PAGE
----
This Carpenter Built Memorials for Victims of Violence—Then Tragedy Struck Close to Home
A carpenter’s memorials have appeared after countless tragedies around the country. This time, the tragedy struck very close to home.
Twenty years ago, 15 wooden crosses appeared on a hill overlooking Columbine High School, in Littleton, Colorado. It was April 28, 1999, eight days after a pair of students had shot and killed 12 of their classmates and a teacher before killing themselves. At first, the crosses seemed to be part miracle, part mystery. Before long, their creator stepped forward: Greg Zanis, a carpenter from Sugar Grove, Illinois, who had driven them nearly 1,000 miles to Colorado.
Since Columbine, Zanis has built and delivered more than 26,000 crosses—Stars of David and crescent moons, too—to communities across America grieving in the wake of violence, natural disasters, and other catastrophes. He brought them to Paradise, California, after wildfires wiped out most of the town; Pittsburgh, where 11 worshippers were killed in a synagogue; Sandy Hook, Connecticut, when 26 children and staff were gunned down in their school; and Las Vegas, where 58 people died while enjoying a music festival.
One place Zanis, 68, never expected to plant his crosses was in his own backyard. On February 15, 2019, he was in his workshop when he heard sirens scream past his window. He looked out to see dozens of first responders racing down the street. Later that day, he learned that a disgruntled ex-employee had walked into the Henry Pratt manufacturing plant in Aurora, Illinois—just 15 minutes from where Zanis lives—and killed five former coworkers. Zanis found himself with the same sickening reaction he’d witnessed in so many towns around the country: How could it happen?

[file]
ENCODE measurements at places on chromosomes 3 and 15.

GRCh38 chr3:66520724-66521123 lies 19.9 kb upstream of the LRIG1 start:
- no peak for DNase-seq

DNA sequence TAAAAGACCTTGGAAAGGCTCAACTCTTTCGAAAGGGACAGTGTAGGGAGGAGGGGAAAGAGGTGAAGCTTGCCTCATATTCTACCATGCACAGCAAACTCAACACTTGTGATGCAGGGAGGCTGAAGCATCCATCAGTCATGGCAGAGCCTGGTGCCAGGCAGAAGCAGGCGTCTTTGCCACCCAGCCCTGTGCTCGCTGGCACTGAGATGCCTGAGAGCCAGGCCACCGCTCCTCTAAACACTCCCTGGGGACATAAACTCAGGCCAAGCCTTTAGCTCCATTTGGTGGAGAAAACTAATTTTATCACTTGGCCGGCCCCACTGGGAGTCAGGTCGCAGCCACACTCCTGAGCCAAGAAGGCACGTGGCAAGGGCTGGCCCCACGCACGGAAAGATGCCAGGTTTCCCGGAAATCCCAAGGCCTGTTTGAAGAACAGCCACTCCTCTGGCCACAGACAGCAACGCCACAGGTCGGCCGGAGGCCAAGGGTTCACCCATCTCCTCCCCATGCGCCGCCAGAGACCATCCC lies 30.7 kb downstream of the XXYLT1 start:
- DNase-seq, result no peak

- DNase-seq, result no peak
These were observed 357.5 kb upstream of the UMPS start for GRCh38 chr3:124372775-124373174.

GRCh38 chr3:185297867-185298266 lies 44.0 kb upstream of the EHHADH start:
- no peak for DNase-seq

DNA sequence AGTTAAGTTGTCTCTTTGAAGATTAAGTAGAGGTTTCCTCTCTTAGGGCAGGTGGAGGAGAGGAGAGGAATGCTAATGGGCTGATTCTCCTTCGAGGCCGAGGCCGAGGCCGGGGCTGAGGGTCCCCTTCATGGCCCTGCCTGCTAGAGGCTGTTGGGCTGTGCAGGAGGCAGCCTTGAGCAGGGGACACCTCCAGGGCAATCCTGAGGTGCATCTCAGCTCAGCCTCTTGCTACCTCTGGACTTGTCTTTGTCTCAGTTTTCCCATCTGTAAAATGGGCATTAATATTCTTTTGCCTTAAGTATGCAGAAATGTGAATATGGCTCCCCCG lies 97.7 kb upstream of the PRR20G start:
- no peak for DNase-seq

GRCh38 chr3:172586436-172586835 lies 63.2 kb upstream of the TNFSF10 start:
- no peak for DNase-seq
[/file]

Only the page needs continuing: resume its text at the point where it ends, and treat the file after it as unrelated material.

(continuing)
“This is home,” he told the Chicago Tribune. “It was not supposed to happen here.”
And yet it did. Soon, his phone began to ring: When would he set up his crosses? Zanis worked through the night, building five monuments to the deceased. Each was four feet tall, weighed about 30 pounds, and featured the victim’s name and photo and a big red heart. “My simple message is just that heart on the cross,” he told CNN. “Love your brother, love your neighbor. Don’t judge them. Life isn’t that complicated. Hate and revenge is.”
Zanis loaded the crosses carefully into the back of his white pickup and drove to the plant. He already knew where he’d place them: on the sidewalk out front, next to a chain-link fence. As he always does, he arrived quietly and left without a word. His work was done. Read up on more stories about the kindness of strangers that will have you tearing up.
Zanis understands more than most how the families feel. He began building crosses to honor his father-in-law, who was murdered in 1996. Tragedy struck him again in 2018, when he buried his 37-year-old daughter, who died of a drug overdose. A few weeks after her death, he was in Parkland, Florida, with the 17 crosses and stars he’d made for the victims at Marjory Stoneman Douglas High School.
“When I went to [Parkland], I was a mess,” he told the Tribune. “But I can’t allow myself to get consumed in my own grief. I’m offering these families hope. It helps me, and it helps them. I know that for a fact because when I leave there, they are smiling.”
Despite having seen and experienced so much grief, Zanis insists he has no agenda. He isn’t advocating for one thing or another. “I’m not a gun issue guy. I’m not a church guy,” he told the New York Times. “There’s no interest here other than helping people remember.”